HISD Stalls in Reading on Nation's Report Card, Sees Math Gains

Categories: Education

In Grade 4 reading HISD students overall average 208, which is below the large city score of 212 and the national average of 221. While white students in grade 4 scored slightly above the national average, black and Hispanic students were below it. The gap between English-speakers and limited English learners was 22 percentage points, an increase over the 2011 scores. Eighth grade results mirrored those in fourth; white students in HISD were ahead of the national average, blacks and Hispanics were lower.

And the gap between English and limited-English speakers was 35 percentage points.

Math offered happier if not joyous news. By breaking the students down into ethnic groups and a free/reduced price lunch group, HISD was able to show its students demonstrated higher average scores than similar student groups in other school districts across the country.

And as Gohl repeatedly pointed out, HISD is one of the most diverse school districts in the country which means it has a different mix than many other more homogeneous school districts.

For instance: In the Grade 4 Math test where 80 percent of HISD students met the basic level of achievement, Houston came in with an average scale score of 236 (out of a possible 500) which was just above the national average for large city schools of 235. It was below the national overall average of 241. HISD's black students scored 227 compared to 224 among blacks nationally. Hispanics in HISD scored 235 compared to 230 among Hispanics nationally. White students in HISD average 261 while the national average among whites was 250.

What also bears looking at is the change in scores over time. In the ten years since 2003, HISD's Grade 4 math scores have risen from 227 to 236, an 11 percentage point gain. In that same time, blacks have risen from 221 to 227 in ten years and Hispanics from 226 to 235.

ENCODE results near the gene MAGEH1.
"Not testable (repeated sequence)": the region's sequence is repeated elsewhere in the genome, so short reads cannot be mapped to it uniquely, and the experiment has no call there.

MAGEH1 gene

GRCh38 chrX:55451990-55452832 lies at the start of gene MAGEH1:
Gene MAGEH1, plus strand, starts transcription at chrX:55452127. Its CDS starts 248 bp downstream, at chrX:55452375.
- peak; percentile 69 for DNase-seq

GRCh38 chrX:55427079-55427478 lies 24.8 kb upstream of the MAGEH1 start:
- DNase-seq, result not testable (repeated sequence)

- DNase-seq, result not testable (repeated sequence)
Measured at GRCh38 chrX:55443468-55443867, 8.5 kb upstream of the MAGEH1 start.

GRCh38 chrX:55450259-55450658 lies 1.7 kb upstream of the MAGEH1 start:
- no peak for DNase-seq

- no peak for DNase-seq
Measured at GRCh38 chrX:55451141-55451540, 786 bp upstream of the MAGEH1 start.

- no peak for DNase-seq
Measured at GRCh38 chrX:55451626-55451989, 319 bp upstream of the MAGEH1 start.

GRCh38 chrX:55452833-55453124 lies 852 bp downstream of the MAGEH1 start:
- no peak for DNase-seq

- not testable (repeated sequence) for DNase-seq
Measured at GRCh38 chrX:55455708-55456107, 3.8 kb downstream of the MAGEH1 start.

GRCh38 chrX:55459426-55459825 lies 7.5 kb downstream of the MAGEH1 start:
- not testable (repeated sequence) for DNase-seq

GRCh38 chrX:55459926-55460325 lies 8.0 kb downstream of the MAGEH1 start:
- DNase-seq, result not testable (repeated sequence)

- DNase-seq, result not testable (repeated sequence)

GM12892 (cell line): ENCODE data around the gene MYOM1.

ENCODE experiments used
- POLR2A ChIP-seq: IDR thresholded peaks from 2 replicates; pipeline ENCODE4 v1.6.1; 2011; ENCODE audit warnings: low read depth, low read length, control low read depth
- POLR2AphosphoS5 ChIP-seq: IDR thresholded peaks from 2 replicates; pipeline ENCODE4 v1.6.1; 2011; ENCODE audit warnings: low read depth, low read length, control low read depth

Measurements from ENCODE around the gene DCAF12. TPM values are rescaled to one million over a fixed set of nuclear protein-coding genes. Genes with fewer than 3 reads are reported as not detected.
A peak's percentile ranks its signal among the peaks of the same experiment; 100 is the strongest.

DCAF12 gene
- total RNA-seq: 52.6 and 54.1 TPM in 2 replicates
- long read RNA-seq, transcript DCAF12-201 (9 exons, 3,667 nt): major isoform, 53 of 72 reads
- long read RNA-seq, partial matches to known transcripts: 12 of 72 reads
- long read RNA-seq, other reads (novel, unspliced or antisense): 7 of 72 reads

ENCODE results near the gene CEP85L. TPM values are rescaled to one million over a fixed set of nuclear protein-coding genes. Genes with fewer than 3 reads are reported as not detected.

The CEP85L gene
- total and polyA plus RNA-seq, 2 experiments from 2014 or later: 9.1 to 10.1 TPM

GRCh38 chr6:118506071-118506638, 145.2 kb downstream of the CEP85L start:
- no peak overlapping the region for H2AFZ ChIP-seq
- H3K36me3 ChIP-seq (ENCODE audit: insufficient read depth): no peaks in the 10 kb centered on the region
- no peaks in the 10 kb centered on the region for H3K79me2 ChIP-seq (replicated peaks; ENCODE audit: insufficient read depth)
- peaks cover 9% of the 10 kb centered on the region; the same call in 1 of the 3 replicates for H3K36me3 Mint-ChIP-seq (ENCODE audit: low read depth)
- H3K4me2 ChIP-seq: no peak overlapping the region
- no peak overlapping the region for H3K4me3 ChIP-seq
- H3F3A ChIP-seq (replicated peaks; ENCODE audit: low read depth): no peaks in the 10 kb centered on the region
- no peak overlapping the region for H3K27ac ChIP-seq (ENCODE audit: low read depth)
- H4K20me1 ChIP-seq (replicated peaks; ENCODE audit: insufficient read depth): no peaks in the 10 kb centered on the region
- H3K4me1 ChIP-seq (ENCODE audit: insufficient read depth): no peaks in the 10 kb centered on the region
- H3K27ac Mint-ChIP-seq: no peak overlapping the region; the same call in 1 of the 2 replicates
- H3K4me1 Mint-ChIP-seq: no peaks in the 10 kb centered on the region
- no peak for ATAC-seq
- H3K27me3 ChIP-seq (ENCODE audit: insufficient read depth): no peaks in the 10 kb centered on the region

There doesn't seem to be a lot of progress in closing the equity gap between non-English speakers and English speakers on the fourth grade math test. The gap was 9 percentage points in 2003, ten years later it's 11 percentage points. Still, HISD's number are much better than nationall wheter the gap has increased over ten years to 25 percentage points.

In the eighth grade results Houston was below the national public average but above the large city average scores. The gap there between the district's English speakers and limited English speakers was 26 percentage poins, down from a high of 36 percentage points in 2007 but about the same as it was in 2003. It compared favorably, though, with a national gap of 40 percentage points.

The final part of the HISD report addressed levels of achievement by students. For instance, while 52 percent of fourth grad readers met the basic standard of 208 out of 500, 19 percent reached the "proficient" level of 238. In eighth grade reading while 63 percent of students met the "basic" standard of 243, 18 percent met the proficient level of 281.

In math, 32 percent of HISD fourth graders reached proficiency and 28 percent of HISD eighth graders.

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Only 19% of HISD fourth graders read at the "Proficient" level.

Somewhere, somehow, some way nine school board members are trying to figure out how this translates into yet another bonus for that educational visionary, Terry Grier.

Merry Christmas, everybody! 

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